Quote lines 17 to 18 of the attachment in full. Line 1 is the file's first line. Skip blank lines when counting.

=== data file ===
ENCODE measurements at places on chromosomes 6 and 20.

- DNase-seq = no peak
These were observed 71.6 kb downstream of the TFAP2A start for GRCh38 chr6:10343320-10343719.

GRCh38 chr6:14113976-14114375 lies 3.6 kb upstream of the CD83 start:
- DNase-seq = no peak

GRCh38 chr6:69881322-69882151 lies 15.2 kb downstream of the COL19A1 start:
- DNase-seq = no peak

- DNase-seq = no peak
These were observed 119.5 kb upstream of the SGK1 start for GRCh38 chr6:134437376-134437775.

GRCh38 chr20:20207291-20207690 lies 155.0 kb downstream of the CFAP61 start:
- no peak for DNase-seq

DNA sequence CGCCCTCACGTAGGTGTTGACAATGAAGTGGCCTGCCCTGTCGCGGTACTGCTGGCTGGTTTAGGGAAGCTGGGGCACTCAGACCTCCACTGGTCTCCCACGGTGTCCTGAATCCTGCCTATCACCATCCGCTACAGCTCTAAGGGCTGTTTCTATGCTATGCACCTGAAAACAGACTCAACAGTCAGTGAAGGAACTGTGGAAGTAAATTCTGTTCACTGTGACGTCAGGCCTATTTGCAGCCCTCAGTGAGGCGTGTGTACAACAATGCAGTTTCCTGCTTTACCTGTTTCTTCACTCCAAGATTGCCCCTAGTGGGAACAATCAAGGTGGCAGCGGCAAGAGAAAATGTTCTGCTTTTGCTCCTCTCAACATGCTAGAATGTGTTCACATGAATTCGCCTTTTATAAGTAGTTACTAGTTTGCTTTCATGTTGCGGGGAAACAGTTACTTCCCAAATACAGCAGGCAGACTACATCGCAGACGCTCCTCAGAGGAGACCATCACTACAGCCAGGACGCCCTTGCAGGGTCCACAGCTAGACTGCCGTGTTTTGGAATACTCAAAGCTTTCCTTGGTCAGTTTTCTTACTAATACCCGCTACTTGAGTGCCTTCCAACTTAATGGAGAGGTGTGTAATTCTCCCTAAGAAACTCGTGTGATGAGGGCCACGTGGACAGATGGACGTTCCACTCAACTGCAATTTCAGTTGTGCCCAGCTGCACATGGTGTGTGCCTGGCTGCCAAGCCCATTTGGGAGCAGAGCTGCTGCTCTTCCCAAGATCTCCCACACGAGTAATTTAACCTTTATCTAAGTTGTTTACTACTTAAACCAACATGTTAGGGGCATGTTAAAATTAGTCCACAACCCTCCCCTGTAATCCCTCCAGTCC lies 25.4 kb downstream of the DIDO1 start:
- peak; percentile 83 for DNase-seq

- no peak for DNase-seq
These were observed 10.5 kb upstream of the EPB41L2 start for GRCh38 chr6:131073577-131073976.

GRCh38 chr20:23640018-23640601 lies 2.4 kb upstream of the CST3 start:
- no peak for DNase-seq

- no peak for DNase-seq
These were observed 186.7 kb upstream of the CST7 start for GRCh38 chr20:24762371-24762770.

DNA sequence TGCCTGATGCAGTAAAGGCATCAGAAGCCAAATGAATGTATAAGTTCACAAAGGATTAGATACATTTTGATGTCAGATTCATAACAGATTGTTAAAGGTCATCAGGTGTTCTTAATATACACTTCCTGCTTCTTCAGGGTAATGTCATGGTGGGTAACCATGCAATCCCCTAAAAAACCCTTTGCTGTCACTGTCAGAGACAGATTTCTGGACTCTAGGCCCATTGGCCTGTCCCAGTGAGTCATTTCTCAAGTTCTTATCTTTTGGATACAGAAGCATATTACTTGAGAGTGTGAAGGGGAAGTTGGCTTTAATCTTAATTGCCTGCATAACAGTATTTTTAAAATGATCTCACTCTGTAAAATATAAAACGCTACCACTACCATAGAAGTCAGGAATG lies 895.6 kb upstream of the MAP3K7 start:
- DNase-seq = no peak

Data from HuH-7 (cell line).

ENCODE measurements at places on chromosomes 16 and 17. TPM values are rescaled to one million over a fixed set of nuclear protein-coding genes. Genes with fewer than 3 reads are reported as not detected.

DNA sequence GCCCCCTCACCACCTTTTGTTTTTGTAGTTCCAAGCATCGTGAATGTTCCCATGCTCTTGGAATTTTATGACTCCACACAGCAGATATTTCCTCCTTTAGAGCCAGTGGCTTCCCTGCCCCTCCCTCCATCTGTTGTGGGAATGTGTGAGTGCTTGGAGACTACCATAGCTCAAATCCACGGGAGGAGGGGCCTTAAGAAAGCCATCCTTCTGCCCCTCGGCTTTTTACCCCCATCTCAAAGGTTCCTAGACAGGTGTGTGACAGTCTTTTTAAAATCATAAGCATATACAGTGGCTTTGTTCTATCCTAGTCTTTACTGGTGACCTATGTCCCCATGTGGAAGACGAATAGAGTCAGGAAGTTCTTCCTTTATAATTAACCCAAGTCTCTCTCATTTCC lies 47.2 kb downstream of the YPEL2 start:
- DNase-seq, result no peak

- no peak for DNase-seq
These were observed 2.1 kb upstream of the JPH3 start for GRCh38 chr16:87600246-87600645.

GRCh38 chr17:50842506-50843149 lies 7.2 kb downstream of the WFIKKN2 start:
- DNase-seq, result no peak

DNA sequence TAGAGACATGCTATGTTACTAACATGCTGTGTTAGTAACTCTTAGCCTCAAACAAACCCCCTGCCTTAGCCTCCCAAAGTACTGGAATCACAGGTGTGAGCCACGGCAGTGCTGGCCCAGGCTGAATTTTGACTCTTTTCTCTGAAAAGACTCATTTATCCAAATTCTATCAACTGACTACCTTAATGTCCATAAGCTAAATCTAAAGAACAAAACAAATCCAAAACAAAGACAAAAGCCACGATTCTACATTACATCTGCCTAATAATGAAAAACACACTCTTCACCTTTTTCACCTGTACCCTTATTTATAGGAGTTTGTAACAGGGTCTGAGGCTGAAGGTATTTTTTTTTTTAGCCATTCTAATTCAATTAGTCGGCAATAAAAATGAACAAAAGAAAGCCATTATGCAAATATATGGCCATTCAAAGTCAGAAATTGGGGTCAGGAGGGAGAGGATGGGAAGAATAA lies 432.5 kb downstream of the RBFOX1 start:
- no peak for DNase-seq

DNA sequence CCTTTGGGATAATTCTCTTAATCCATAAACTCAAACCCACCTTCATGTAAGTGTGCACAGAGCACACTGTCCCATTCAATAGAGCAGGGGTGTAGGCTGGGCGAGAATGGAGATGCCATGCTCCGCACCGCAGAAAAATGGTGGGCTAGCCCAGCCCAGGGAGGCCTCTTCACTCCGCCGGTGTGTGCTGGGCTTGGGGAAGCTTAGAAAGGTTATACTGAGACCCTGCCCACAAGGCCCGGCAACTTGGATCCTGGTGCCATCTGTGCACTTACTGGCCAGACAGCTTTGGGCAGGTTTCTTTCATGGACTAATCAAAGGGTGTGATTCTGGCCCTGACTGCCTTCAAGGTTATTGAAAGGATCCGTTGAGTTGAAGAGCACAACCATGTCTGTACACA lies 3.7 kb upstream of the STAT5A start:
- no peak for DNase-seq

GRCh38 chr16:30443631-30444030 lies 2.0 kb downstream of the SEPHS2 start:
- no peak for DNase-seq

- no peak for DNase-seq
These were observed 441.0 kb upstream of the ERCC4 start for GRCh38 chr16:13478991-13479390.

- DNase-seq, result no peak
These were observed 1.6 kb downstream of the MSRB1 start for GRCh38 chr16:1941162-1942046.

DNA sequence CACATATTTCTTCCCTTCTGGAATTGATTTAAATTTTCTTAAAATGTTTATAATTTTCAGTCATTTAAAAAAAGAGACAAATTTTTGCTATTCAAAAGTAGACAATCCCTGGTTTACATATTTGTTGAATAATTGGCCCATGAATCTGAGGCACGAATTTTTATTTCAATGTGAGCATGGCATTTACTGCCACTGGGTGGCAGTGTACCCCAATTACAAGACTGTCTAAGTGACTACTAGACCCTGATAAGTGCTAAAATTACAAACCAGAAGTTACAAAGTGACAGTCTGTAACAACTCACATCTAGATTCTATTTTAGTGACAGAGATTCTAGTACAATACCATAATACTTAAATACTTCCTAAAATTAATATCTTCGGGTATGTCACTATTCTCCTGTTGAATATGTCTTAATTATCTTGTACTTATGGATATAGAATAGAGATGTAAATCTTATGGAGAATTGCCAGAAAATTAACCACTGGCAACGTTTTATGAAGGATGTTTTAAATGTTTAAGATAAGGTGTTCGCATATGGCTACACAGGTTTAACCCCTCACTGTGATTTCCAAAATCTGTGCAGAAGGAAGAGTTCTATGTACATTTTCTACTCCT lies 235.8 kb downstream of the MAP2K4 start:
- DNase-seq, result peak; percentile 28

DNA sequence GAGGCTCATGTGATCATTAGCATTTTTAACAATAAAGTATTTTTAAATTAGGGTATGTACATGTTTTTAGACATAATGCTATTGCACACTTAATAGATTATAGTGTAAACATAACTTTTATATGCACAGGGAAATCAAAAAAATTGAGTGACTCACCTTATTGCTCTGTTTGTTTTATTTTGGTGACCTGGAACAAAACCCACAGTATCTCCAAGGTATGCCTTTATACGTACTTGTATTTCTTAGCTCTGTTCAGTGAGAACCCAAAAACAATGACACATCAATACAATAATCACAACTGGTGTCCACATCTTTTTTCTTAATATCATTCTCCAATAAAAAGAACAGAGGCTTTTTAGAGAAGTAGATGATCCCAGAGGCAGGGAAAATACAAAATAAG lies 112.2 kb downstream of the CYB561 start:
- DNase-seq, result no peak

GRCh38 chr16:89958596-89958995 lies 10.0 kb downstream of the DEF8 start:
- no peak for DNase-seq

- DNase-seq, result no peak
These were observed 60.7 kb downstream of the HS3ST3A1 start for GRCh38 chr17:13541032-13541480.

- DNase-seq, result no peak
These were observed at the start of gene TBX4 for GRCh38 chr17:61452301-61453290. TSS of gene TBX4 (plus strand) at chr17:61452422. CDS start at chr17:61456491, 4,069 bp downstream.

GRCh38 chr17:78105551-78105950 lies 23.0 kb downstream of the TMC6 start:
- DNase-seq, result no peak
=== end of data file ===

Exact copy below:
- no peak for DNase-seq

- no peak for DNase-seq